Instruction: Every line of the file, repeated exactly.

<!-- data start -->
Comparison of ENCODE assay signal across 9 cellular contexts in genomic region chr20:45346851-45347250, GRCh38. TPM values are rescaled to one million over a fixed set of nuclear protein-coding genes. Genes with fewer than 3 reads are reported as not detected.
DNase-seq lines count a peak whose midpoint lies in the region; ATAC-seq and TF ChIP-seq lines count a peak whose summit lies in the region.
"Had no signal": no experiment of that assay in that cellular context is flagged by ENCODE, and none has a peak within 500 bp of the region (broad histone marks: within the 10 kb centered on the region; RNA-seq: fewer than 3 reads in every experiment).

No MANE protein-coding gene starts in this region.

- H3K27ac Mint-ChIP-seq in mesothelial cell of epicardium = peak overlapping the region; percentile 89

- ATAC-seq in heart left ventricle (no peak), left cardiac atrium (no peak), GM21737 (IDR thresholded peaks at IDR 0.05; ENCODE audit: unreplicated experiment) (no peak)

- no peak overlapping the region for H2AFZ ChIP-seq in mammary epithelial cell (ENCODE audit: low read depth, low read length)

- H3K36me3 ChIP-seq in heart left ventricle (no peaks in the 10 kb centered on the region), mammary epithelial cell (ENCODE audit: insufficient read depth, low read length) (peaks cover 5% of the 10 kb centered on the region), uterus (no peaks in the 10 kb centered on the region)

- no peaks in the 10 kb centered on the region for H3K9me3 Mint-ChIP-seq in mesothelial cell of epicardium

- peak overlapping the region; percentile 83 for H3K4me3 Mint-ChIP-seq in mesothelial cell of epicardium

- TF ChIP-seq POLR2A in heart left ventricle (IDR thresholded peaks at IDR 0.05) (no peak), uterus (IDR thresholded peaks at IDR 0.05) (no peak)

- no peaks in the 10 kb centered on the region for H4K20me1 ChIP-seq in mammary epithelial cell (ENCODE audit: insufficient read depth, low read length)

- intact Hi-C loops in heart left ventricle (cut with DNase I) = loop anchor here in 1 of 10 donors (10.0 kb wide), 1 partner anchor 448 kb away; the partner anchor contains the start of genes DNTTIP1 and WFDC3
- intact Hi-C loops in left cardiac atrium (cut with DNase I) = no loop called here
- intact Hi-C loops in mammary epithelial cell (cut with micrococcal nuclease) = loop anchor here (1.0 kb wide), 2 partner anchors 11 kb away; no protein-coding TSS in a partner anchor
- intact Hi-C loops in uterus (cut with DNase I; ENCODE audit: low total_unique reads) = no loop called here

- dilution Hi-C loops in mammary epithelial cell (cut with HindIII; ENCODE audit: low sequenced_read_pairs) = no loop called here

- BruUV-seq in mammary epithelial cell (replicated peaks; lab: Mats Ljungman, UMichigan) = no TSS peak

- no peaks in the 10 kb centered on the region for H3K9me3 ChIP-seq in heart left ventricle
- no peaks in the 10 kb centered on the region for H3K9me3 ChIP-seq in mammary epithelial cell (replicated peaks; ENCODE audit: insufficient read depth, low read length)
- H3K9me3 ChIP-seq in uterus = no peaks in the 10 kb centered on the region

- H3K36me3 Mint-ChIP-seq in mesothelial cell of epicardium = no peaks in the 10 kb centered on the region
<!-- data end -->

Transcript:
Comparison of ENCODE assay signal across 9 cellular contexts in genomic region chr20:45346851-45347250, GRCh38. TPM values are rescaled to one million over a fixed set of nuclear protein-coding genes. Genes with fewer than 3 reads are reported as not detected.
DNase-seq lines count a peak whose midpoint lies in the region; ATAC-seq and TF ChIP-seq lines count a peak whose summit lies in the region.
"Had no signal": no experiment of that assay in that cellular context is flagged by ENCODE, and none has a peak within 500 bp of the region (broad histone marks: within the 10 kb centered on the region; RNA-seq: fewer than 3 reads in every experiment).

No MANE protein-coding gene starts in this region.

- H3K27ac Mint-ChIP-seq in mesothelial cell of epicardium = peak overlapping the region; percentile 89

- ATAC-seq in heart left ventricle (no peak), left cardiac atrium (no peak), GM21737 (IDR thresholded peaks at IDR 0.05; ENCODE audit: unreplicated experiment) (no peak)

- no peak overlapping the region for H2AFZ ChIP-seq in mammary epithelial cell (ENCODE audit: low read depth, low read length)

- H3K36me3 ChIP-seq in heart left ventricle (no peaks in the 10 kb centered on the region), mammary epithelial cell (ENCODE audit: insufficient read depth, low read length) (peaks cover 5% of the 10 kb centered on the region), uterus (no peaks in the 10 kb centered on the region)

- no peaks in the 10 kb centered on the region for H3K9me3 Mint-ChIP-seq in mesothelial cell of epicardium

- peak overlapping the region; percentile 83 for H3K4me3 Mint-ChIP-seq in mesothelial cell of epicardium

- TF ChIP-seq POLR2A in heart left ventricle (IDR thresholded peaks at IDR 0.05) (no peak), uterus (IDR thresholded peaks at IDR 0.05) (no peak)

- no peaks in the 10 kb centered on the region for H4K20me1 ChIP-seq in mammary epithelial cell (ENCODE audit: insufficient read depth, low read length)

- intact Hi-C loops in heart left ventricle (cut with DNase I) = loop anchor here in 1 of 10 donors (10.0 kb wide), 1 partner anchor 448 kb away; the partner anchor contains the start of genes DNTTIP1 and WFDC3
- intact Hi-C loops in left cardiac atrium (cut with DNase I) = no loop called here
- intact Hi-C loops in mammary epithelial cell (cut with micrococcal nuclease) = loop anchor here (1.0 kb wide), 2 partner anchors 11 kb away; no protein-coding TSS in a partner anchor
- intact Hi-C loops in uterus (cut with DNase I; ENCODE audit: low total_unique reads) = no loop called here

- dilution Hi-C loops in mammary epithelial cell (cut with HindIII; ENCODE audit: low sequenced_read_pairs) = no loop called here

- BruUV-seq in mammary epithelial cell (replicated peaks; lab: Mats Ljungman, UMichigan) = no TSS peak

- no peaks in the 10 kb centered on the region for H3K9me3 ChIP-seq in heart left ventricle
- no peaks in the 10 kb centered on the region for H3K9me3 ChIP-seq in mammary epithelial cell (replicated peaks; ENCODE audit: insufficient read depth, low read length)
- H3K9me3 ChIP-seq in uterus = no peaks in the 10 kb centered on the region

- H3K36me3 Mint-ChIP-seq in mesothelial cell of epicardium = no peaks in the 10 kb centered on the region